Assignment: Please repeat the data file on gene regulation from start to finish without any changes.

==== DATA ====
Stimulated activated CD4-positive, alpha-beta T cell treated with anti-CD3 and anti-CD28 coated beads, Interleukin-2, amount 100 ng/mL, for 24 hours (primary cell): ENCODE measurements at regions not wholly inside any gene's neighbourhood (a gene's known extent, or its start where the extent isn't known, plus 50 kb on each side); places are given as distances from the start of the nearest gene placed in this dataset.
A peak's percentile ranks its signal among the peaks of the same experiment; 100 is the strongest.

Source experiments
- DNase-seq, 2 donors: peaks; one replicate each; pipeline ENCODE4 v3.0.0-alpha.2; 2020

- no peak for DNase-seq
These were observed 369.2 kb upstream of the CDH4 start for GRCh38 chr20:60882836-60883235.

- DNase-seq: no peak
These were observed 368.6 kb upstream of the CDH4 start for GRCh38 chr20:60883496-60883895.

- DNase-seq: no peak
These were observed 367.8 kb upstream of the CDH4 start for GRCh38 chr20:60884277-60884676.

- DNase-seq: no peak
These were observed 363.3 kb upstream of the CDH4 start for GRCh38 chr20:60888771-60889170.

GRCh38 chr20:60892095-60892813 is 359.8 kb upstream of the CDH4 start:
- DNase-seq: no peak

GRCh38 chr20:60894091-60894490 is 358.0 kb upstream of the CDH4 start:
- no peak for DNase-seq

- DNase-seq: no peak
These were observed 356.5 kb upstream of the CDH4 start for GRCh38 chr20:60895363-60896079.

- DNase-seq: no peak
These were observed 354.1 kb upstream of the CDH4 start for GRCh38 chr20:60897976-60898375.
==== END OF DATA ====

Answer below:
Stimulated activated CD4-positive, alpha-beta T cell treated with anti-CD3 and anti-CD28 coated beads, Interleukin-2, amount 100 ng/mL, for 24 hours (primary cell): ENCODE measurements at regions not wholly inside any gene's neighbourhood (a gene's known extent, or its start where the extent isn't known, plus 50 kb on each side); places are given as distances from the start of the nearest gene placed in this dataset.
A peak's percentile ranks its signal among the peaks of the same experiment; 100 is the strongest.

Source experiments
- DNase-seq, 2 donors: peaks; one replicate each; pipeline ENCODE4 v3.0.0-alpha.2; 2020

- no peak for DNase-seq
These were observed 369.2 kb upstream of the CDH4 start for GRCh38 chr20:60882836-60883235.

- DNase-seq: no peak
These were observed 368.6 kb upstream of the CDH4 start for GRCh38 chr20:60883496-60883895.

- DNase-seq: no peak
These were observed 367.8 kb upstream of the CDH4 start for GRCh38 chr20:60884277-60884676.

- DNase-seq: no peak
These were observed 363.3 kb upstream of the CDH4 start for GRCh38 chr20:60888771-60889170.

GRCh38 chr20:60892095-60892813 is 359.8 kb upstream of the CDH4 start:
- DNase-seq: no peak

GRCh38 chr20:60894091-60894490 is 358.0 kb upstream of the CDH4 start:
- no peak for DNase-seq

- DNase-seq: no peak
These were observed 356.5 kb upstream of the CDH4 start for GRCh38 chr20:60895363-60896079.

- DNase-seq: no peak
These were observed 354.1 kb upstream of the CDH4 start for GRCh38 chr20:60897976-60898375.